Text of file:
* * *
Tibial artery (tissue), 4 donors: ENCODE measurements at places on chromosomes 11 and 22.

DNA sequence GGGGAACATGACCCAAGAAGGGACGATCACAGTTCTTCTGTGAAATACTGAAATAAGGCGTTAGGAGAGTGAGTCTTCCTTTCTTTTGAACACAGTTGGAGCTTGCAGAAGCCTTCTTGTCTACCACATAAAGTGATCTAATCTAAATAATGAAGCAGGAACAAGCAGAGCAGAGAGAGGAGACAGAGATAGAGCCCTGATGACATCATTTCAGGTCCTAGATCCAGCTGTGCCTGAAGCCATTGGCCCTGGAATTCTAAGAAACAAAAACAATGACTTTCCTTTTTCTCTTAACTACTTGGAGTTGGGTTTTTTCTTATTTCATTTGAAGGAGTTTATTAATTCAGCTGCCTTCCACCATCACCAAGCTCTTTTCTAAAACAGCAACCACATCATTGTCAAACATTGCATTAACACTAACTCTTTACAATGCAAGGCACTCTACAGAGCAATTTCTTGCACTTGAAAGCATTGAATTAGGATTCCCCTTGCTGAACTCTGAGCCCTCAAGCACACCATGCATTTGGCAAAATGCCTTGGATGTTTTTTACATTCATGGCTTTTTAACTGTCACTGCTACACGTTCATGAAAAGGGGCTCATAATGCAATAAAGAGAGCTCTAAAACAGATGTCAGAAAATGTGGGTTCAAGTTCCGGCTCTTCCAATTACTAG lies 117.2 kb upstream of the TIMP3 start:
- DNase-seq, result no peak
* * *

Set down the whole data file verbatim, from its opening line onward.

Tibial artery (tissue), 4 donors: ENCODE measurements at places on chromosomes 11 and 22.

DNA sequence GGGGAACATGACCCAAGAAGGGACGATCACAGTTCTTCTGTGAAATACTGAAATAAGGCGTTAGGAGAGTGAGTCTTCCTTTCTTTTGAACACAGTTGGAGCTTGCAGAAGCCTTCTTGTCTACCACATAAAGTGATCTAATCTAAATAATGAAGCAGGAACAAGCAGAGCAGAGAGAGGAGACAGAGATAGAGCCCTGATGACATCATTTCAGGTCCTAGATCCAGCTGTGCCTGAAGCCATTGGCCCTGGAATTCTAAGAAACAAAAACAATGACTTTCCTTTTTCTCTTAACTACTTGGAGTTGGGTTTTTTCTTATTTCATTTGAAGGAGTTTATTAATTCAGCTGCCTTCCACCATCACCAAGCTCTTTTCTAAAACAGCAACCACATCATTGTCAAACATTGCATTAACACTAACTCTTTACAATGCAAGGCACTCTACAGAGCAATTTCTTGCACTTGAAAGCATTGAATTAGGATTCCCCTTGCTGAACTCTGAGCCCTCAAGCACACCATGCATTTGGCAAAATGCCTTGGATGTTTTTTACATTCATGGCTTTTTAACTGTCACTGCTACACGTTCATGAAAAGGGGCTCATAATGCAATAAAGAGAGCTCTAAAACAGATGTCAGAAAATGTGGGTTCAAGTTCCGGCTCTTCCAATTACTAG lies 117.2 kb upstream of the TIMP3 start:
- DNase-seq, result no peak